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## Homework Statement

I need to solve for the voltage across a capacitor in a resistor-capacitor charging equation (eg. http://sub.allaboutcircuits.com/images/05175.png" [Broken]), except that the resistance varies inversely with the voltage across the capacitor. With a constant R, I'm happy solving the first order differential equation, but when R(t)=1/(a+b(Vc(t))), I don't know where to start.

## Homework Equations

[tex]V_{in} = V_{r} + V_{c}[/tex]

[tex]V_{in} = i(t).R(t) + \frac{1}{C}\int_{0}^{t}i(\tau)d\tau[/tex]

[tex]R(t) = \frac{1}{a+bV_{c}(t)}[/tex]

## The Attempt at a Solution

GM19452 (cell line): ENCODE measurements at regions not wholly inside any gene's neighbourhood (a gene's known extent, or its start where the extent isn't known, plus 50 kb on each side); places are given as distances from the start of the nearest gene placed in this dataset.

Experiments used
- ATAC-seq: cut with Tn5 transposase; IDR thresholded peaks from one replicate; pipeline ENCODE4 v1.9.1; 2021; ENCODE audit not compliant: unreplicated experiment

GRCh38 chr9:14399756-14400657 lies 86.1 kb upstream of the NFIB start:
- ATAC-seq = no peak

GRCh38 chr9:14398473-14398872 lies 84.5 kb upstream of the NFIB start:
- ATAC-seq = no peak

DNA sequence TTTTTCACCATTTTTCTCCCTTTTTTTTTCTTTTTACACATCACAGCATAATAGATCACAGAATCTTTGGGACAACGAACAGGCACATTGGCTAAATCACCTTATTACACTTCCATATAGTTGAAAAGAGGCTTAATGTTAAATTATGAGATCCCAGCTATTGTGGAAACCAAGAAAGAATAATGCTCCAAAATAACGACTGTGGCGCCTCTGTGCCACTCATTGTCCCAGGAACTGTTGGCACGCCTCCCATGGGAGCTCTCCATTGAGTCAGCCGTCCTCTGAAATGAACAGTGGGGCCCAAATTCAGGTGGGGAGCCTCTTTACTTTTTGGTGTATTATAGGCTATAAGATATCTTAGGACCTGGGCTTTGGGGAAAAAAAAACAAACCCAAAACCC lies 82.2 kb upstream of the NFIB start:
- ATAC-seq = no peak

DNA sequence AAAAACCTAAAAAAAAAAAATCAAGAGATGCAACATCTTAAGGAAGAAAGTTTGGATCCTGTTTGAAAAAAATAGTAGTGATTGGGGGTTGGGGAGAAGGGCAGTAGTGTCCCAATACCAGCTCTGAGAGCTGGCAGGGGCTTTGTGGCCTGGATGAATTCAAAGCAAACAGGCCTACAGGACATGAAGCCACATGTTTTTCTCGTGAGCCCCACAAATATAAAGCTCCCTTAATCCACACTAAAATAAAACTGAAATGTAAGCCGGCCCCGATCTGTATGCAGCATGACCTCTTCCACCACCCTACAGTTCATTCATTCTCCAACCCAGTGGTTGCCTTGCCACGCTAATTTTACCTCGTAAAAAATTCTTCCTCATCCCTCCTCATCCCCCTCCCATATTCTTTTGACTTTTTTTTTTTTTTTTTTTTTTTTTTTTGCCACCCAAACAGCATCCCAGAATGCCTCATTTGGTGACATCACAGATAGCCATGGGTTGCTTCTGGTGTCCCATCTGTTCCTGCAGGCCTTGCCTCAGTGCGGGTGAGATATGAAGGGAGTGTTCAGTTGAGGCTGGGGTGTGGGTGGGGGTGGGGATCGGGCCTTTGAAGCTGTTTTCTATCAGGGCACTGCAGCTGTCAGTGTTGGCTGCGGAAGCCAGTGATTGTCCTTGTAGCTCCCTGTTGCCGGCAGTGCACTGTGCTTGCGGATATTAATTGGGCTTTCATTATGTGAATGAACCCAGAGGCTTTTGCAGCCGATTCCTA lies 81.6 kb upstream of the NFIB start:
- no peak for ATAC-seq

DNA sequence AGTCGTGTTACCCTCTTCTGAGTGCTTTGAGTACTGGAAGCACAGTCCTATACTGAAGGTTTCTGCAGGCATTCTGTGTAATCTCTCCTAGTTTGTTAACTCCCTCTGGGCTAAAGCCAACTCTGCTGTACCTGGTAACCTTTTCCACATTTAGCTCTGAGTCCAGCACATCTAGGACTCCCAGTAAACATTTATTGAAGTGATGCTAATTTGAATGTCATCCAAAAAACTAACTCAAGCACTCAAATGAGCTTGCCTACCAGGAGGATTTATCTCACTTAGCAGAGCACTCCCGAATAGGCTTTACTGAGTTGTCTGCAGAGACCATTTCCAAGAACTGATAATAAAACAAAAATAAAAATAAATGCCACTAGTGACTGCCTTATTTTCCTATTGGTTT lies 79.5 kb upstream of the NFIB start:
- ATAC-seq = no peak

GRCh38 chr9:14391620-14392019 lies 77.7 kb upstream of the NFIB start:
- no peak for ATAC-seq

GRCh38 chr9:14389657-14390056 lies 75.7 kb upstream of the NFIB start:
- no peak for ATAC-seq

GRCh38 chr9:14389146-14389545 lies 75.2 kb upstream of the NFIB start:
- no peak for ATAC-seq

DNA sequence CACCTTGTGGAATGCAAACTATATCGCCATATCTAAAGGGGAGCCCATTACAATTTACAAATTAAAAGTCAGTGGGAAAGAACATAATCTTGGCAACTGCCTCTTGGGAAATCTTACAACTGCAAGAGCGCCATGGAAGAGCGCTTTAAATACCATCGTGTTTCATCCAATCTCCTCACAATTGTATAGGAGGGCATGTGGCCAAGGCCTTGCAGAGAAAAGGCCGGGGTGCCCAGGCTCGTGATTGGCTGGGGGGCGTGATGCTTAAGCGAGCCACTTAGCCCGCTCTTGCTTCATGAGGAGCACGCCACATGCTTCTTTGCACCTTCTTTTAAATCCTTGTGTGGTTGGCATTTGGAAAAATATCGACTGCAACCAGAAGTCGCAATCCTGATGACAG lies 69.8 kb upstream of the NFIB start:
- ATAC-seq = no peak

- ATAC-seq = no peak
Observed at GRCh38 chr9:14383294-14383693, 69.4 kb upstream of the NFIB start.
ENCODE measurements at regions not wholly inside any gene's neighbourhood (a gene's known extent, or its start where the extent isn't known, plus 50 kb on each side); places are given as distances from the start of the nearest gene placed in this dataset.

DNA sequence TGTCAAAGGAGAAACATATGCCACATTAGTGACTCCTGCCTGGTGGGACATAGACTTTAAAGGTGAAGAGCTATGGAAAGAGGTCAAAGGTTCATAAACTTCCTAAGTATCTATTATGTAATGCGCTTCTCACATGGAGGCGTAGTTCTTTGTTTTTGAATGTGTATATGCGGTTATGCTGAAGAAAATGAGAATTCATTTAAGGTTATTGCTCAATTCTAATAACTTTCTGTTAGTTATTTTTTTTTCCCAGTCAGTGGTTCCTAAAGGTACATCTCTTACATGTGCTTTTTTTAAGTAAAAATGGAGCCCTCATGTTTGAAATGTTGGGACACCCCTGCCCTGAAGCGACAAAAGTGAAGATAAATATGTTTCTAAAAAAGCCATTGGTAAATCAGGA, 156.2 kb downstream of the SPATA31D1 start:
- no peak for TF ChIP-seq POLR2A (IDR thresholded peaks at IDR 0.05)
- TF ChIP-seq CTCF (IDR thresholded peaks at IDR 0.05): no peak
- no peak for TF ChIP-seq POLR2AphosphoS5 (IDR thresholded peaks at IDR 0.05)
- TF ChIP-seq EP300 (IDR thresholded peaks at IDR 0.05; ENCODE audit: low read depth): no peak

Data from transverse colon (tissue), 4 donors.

[tex] V_{in} = \frac{i(t)}{a+bV_{c}(t)} + \frac{1}{C}\int_{0}^{t}i(\tau)d\tau[/tex]

[tex] V_{in} = \frac{i(t)}{a+\frac{b}{C}\int_{0}^{t}i(\tau)d\tau} + \frac{1}{C}\int_{0}^{t}i(\tau)d\tau[/tex]

[tex] V_{in}.a + \frac{b.V_{in}}{C}\int_{0}^{t}i(\tau)d\tau = i(t) + (\frac{1}{C}\int_{0}^{t}i(\tau)d\tau)^{2}[/tex]

(differentiate wrt t, use chain rule for the last term)

[tex] 0 + \frac{b.V_{in}}{C}i(t) = \frac{di(t)}{dt} + \frac{2.i(t)}{C}\int_{0}^{t}i(\tau)d\tau)[/tex]

I'm a bit stuck with where to go here - I'm not sure how to get rid of the integral in the last term, or even whether I've done the right thing so far. Any hints would be greatly appreciated,

Mark

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